Brief History of Japan
Heian period (794 - 1186)
The Heian period was one of those amazing periods in Japanese history, equaled only by the later Tokugawa period in pre-modern Japan, in which an unprecedented peace and security passed over the land under the powerful rule of the Heian dynasty. Japanese culture during the Heian flourished as it never had before; such a cultural efflorescence would only occur again during the long Tokugawa peace.
Kamakura period (1186 - 1333
The Kamakura period (1186 - 1333) is heralded by the location of political power in Kamakura, located about 28 miles southwest of modern-day Tokyo. The Imperial court gave recognition to the de facto rule of Minamoto Yoritomo by conferring on him the title shogun after he defeated the Taira family in 1185 decisively in the battle of Dan no Ura. Yoritomo established his base in Kamakura. The kamakura bakufu (tent government) was Japan's first military or warrior government. The bakufu controlled the counrty through a system of appointed governors and stewards. The bakufu's main area of control was in the eastern provinces far from Kyoto, where the emperor still lived. Warrior bands which had previously been under the rule of Kyoto gave their allegiance to the Minamoto and the system of bakufu rule. This shift in political power marks th ebeginning of the Medieval period in Japan, and era that lasted roughly until the beginning of the 17th century. This political change had long lasting effects; although various clans held power through the ages, the shogunate form of government lasted until the 19th century with the collapse of the Tokugawa in 1868.
Edo Period (1603 - 1867)
The 265-year period between 1603 (when Tokugawa Ieyasu became the generalissimo or great "shogun" of the Tokugawa shogunate) and 1867 (when Tokugawa Yoshinobu formally returned political authority to the emperor) is called the Edo Period. Edo is the former name for what is now Tokyo. This period was given its name because the feudal government at the time was headquartered in Edo, rather than in Kyoto where it was previously located.During most of the Edo Period, Japan was closed off to the world, suffered no invasion from the outside, and had virtually no exchange with other countries. For the most part, it was a peaceful period, with almost no war inside the country, and marked a remarkable time of development in the economy and culture of Japan.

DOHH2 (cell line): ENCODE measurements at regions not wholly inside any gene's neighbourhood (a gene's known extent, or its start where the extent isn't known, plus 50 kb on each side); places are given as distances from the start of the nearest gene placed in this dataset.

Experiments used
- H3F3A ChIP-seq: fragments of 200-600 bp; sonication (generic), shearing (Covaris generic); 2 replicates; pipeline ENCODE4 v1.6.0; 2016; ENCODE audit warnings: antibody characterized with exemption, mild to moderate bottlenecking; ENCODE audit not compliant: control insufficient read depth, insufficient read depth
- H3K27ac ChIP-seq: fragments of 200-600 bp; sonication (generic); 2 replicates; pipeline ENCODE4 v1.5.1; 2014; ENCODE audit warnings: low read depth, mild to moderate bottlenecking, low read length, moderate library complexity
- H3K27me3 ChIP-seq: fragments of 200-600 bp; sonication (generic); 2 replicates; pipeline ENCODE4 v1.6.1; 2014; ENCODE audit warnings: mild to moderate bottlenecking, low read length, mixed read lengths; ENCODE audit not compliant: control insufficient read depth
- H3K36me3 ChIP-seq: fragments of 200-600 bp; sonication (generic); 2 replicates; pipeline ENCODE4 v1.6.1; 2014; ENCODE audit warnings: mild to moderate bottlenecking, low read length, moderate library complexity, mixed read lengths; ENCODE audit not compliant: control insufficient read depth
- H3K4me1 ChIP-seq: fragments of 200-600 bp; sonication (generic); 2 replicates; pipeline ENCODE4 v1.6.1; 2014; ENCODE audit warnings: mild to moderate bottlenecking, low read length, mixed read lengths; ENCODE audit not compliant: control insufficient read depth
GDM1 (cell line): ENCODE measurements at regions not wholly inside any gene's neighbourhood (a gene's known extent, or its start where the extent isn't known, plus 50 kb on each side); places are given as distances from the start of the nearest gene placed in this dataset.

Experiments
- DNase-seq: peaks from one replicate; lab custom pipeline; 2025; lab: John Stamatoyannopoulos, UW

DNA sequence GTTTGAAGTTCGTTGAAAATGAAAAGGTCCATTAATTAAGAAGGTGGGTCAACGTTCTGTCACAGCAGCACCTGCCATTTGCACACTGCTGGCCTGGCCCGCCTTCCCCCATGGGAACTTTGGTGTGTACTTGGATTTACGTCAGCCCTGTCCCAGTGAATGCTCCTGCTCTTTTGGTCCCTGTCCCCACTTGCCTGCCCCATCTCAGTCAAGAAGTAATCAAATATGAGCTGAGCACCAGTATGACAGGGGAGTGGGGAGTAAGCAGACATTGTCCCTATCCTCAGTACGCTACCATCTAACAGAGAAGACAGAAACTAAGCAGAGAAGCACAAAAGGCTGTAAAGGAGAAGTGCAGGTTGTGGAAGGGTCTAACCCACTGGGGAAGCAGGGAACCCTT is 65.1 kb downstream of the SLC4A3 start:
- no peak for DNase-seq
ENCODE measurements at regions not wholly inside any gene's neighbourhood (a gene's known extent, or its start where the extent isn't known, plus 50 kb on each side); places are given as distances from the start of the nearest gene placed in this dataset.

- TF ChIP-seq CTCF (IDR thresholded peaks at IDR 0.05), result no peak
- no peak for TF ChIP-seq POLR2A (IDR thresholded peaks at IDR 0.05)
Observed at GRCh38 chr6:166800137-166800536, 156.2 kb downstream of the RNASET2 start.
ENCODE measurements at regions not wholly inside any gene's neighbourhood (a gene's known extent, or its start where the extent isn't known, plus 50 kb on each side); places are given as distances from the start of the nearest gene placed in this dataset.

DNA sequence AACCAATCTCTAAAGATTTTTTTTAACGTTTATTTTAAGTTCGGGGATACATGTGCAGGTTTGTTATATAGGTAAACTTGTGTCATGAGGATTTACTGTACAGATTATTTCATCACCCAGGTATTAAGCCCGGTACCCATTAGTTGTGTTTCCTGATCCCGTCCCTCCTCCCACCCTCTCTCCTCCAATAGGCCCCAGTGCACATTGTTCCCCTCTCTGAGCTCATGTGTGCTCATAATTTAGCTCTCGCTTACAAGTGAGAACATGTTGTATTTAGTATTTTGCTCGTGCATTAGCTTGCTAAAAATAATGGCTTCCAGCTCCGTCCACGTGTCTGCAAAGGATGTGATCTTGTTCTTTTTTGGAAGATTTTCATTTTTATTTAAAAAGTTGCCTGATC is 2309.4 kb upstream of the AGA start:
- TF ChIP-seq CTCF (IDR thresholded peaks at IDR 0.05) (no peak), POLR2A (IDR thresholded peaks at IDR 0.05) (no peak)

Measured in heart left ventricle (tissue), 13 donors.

Meiji Period (1868 -1912)
Meiji Period in Japanese history beginning with the enthronment of the Meiji emperor and ending with his death. It was a time of rapid modernization and westernization. Feudal domains were abolished and replaced with prefectures; daimyo and samurai were relieved of their special privileges. Not all samurai were happy with the changes, and there were numerous rebellions. To secure a strong central government, a national army was formed and universal conscription was enacted. A new agricultural tax was instituted to finance the new government, and a decimal currency was introduced. Eager to encourage economic growth, the government aided the textile industry, established railways and shipping lines, and founded an ironworks. Education was also reformed, and compulsory coeducational elementary schools were introduced. By 1912 the goals of the reforming movement called the Meiji Restoration had been largely accomplished: the unequal treaties with Western powers had been revised, the country was developing well economically, and its military power had won the respect of the West
Taisho - Shōwa
In July of 1912, the Meiji Emperor of Japan died, and was replaced by his son, the Taisho Emperor. In this event, Japan saw the changing of an era, and although the late Meiji period certainly showed trends in the directions toward which Japan and Japanese culture would move in the next 14 years, the Taisho period can also be seen as a break with the realities of Meiji and the beginning of a new global and domestic context for the Japanese people.The Shōwa period was longer than the reign of any previous Japanese emperor. During the pre-1945 period, Japan descended into political totalitarianism, ultranationalism and fascism culminating in Japan's invasion of China in 1937. This was part of an overall global period of social upheavals and conflicts such as the Great Depression and the Second World War.
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